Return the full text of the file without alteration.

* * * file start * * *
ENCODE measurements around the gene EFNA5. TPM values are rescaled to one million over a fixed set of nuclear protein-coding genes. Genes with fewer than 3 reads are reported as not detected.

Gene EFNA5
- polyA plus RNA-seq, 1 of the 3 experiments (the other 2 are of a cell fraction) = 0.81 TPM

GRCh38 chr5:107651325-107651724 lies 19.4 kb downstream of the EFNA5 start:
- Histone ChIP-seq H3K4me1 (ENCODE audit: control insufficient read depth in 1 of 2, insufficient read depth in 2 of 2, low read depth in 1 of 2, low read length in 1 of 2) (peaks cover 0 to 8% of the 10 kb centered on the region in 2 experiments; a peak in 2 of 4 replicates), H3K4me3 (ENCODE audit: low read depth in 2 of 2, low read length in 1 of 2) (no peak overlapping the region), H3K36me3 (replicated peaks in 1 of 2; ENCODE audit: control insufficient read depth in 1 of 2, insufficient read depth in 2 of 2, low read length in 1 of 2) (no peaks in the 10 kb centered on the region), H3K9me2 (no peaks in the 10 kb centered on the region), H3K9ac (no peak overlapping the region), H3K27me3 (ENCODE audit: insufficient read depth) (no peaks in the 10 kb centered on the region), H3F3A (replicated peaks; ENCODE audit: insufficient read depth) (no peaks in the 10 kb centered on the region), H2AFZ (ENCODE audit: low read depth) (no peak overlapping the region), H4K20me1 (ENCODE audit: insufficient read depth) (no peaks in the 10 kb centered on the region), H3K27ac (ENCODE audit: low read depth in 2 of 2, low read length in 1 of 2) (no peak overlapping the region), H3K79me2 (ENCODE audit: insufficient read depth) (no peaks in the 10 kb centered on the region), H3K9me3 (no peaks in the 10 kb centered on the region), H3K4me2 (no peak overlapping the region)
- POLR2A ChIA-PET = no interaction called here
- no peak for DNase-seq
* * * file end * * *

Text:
ENCODE measurements around the gene EFNA5. TPM values are rescaled to one million over a fixed set of nuclear protein-coding genes. Genes with fewer than 3 reads are reported as not detected.

Gene EFNA5
- polyA plus RNA-seq, 1 of the 3 experiments (the other 2 are of a cell fraction) = 0.81 TPM

GRCh38 chr5:107651325-107651724 lies 19.4 kb downstream of the EFNA5 start:
- Histone ChIP-seq H3K4me1 (ENCODE audit: control insufficient read depth in 1 of 2, insufficient read depth in 2 of 2, low read depth in 1 of 2, low read length in 1 of 2) (peaks cover 0 to 8% of the 10 kb centered on the region in 2 experiments; a peak in 2 of 4 replicates), H3K4me3 (ENCODE audit: low read depth in 2 of 2, low read length in 1 of 2) (no peak overlapping the region), H3K36me3 (replicated peaks in 1 of 2; ENCODE audit: control insufficient read depth in 1 of 2, insufficient read depth in 2 of 2, low read length in 1 of 2) (no peaks in the 10 kb centered on the region), H3K9me2 (no peaks in the 10 kb centered on the region), H3K9ac (no peak overlapping the region), H3K27me3 (ENCODE audit: insufficient read depth) (no peaks in the 10 kb centered on the region), H3F3A (replicated peaks; ENCODE audit: insufficient read depth) (no peaks in the 10 kb centered on the region), H2AFZ (ENCODE audit: low read depth) (no peak overlapping the region), H4K20me1 (ENCODE audit: insufficient read depth) (no peaks in the 10 kb centered on the region), H3K27ac (ENCODE audit: low read depth in 2 of 2, low read length in 1 of 2) (no peak overlapping the region), H3K79me2 (ENCODE audit: insufficient read depth) (no peaks in the 10 kb centered on the region), H3K9me3 (no peaks in the 10 kb centered on the region), H3K4me2 (no peak overlapping the region)
- POLR2A ChIA-PET = no interaction called here
- no peak for DNase-seq